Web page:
Exercise on trial (part 1)

Senior exerciseIf you have osteoporosis or are concerned about your bone health, one of the pieces of advice you may have received is to exercise regularly. Like the end goal of any osteoporosis treatment, the hope is that exercise will prevent fractures, which occur easily when bones are weak and fragile. In fact, more than 80% of all fractures in people over the age of 50 are due to osteoporosis. But will all that walking, stretching, and weight-lifting actually reduce your fracture risk?

A recent paper published in the scientific journal Osteoporosis International set out to tackle this important question. The paper titled “Effects of exercise on fracture reduction in older adults” is a meta-analysis – a type of study that combines results from several individual studies that address the same issue. Authors of a meta-analysis will first conduct a thorough search of the existing literature on their topic of interest. Once they have narrowed down their search results to relevant studies, they will conduct a special statistical analysis to combine the results from the different studies, giving us an overview of what research so far says about a certain topic.

In the question of exercise leading to fewer fractures, the authors of the study searched for all clinical trials of exercise that:

  • took place between 1980 and 2012
  • were written in English
  • included human participants 45 years of age or older
  • did not include participants on any osteoporosis medication

This search led them to a total of 11 exercise trials, 10 of which included results on overall fractures (fractures in any area). The combined data from these 10 studies showed that exercise reduced the number of overall fractures. Despite this encouraging finding, the authors describe their results as “ambiguous.” Here’s why:

1) Publication bias – Publication bias refers to the fact that trials with positive results are more likely to be published than trials that show no effect or show negative results. In the case of the exercise trials included in this analysis, most of them did not initially set out to discover if exercise had any effect on fractures. Rather, they focused on bone density measurements or risk of falling. Therefore, the trials which incidentally discovered fewer fractures in the exercise group may have had a better chance of being published compared to the trials where there was no difference in the number of fractures in the exercise and control groups.

2) Trial participants – Most participants in the studies included in the meta-analysis were Caucasian postmenopausal females. One study only had Chinese females as participants and only two studies included men (one of which was men with Parkinson’s disease). So although the meta-analysis found that exercise led to fewer fractures, we cannot say for certain that this is the case for men and women of all ethnicities and ages.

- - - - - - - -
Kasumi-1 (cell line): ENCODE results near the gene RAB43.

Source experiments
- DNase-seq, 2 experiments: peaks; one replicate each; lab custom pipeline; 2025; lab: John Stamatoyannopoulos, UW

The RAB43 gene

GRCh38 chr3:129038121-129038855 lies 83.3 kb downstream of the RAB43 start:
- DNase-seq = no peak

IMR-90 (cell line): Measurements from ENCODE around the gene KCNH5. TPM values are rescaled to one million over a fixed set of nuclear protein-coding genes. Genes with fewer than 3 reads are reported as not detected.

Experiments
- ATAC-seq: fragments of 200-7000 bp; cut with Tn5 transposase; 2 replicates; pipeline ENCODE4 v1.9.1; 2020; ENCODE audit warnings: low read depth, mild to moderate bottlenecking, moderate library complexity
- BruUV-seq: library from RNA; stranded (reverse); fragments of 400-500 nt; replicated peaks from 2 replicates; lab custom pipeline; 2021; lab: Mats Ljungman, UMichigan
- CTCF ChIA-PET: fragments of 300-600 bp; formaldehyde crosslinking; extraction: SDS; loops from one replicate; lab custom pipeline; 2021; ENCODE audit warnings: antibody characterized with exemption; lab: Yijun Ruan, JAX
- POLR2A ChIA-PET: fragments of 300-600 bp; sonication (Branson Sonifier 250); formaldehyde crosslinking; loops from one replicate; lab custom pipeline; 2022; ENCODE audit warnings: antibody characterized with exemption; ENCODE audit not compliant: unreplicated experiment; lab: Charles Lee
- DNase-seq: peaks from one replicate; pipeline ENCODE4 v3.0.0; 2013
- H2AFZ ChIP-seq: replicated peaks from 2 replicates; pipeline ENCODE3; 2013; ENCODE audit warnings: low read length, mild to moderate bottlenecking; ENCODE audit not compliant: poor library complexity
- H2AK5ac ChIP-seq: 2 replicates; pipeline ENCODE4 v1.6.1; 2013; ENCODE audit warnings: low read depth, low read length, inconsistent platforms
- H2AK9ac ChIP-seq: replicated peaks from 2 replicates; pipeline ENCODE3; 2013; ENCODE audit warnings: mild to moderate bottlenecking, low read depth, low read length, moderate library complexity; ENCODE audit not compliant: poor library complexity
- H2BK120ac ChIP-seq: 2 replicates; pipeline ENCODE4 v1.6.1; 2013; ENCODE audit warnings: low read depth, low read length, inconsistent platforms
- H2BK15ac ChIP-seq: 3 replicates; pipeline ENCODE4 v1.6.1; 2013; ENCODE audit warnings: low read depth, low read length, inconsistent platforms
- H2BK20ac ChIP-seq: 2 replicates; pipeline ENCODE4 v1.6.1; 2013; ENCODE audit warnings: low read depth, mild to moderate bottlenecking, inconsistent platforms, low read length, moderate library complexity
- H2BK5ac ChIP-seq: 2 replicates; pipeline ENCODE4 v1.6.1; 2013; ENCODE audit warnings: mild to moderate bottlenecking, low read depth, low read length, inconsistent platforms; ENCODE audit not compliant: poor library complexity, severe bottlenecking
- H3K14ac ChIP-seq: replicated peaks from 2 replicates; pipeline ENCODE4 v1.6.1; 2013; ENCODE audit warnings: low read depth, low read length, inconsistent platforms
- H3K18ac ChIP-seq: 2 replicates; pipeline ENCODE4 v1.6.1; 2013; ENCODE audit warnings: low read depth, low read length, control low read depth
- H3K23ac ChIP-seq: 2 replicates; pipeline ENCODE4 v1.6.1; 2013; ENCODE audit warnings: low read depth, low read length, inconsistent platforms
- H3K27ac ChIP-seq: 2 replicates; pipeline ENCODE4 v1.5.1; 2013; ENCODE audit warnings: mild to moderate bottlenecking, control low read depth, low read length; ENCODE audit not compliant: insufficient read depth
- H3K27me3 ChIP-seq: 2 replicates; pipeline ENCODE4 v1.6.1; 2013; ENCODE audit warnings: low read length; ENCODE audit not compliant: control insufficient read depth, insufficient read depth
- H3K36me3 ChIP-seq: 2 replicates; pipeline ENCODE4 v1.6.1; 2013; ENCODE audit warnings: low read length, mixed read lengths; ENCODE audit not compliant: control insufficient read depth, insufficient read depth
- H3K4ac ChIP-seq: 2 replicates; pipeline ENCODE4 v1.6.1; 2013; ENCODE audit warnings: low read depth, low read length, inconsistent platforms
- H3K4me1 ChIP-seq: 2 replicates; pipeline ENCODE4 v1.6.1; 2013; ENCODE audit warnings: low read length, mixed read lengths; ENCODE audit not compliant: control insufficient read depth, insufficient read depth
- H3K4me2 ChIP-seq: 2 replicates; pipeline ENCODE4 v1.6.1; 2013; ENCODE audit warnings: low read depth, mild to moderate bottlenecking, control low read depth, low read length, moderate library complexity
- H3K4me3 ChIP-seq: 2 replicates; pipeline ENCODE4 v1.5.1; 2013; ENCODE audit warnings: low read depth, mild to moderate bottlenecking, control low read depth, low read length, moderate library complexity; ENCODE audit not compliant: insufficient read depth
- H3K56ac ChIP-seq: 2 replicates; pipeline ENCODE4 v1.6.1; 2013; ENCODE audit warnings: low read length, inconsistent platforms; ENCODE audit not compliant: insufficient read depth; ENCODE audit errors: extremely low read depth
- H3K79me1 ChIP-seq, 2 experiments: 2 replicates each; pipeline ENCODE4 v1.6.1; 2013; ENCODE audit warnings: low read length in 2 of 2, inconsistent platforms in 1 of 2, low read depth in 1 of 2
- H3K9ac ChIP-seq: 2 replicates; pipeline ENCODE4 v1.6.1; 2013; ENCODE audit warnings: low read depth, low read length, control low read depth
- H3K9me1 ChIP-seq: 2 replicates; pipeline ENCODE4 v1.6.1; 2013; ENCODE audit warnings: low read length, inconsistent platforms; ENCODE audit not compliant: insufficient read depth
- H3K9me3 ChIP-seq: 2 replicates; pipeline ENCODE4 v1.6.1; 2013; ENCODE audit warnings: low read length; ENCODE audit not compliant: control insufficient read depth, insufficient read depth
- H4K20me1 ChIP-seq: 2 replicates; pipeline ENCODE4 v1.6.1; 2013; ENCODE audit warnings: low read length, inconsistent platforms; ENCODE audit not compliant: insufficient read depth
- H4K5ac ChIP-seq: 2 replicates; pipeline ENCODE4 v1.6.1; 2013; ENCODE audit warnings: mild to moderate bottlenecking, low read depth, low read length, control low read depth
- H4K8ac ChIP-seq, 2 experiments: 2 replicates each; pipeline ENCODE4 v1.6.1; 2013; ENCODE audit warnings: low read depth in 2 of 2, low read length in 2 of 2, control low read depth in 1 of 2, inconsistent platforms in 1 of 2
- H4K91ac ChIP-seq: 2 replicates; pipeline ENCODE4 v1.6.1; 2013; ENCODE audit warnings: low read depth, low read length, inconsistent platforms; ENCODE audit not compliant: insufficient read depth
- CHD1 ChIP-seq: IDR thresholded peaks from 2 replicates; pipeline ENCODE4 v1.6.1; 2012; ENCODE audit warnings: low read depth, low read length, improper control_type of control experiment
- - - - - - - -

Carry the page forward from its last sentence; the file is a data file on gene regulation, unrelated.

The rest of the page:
3) Exercise regimen – The studies included in the meta-analysis all followed different exercise programs. These differences include the amount of exercise and the length of exercise, ranging from 1-7 hours per week for a total of 6 months to 12 years. Some studies used group exercises, some used home exercises, some a combination of both group and home exercises, with and without supervision. In addition, the type of exercises (resistance training, walking, balance exercises etc.) also differed with each study. All of these differences make it very difficult to pool results and to know which type of exercise is best and how much and for how long. This point is of crucial importance because, with enough differences in the exercise programs, we can end up comparing apples to oranges!

4) Number of participants – In order to design a trial that can accurately test whether exercise can reduce fractures, thousands of participants are needed. Most of the trials included in the meta-analysis had a relatively small number of participants.

In summary, although it may be likely, we do not have definite proof that exercise reduces overall fractures. The question then remains: why do doctors recommend exercise for osteoporosis patients? We’ll explore this answer in a follow-up post and also discuss our research on osteoporosis and exercise.


Reference: Kemmler W, Häberle L, von Stengel S. Effects of exercise on fracture reduction in older adults: a systematic review and meta-analysis. Osteoporosis International 2013;24(7):1937-50. PMID: 23306820

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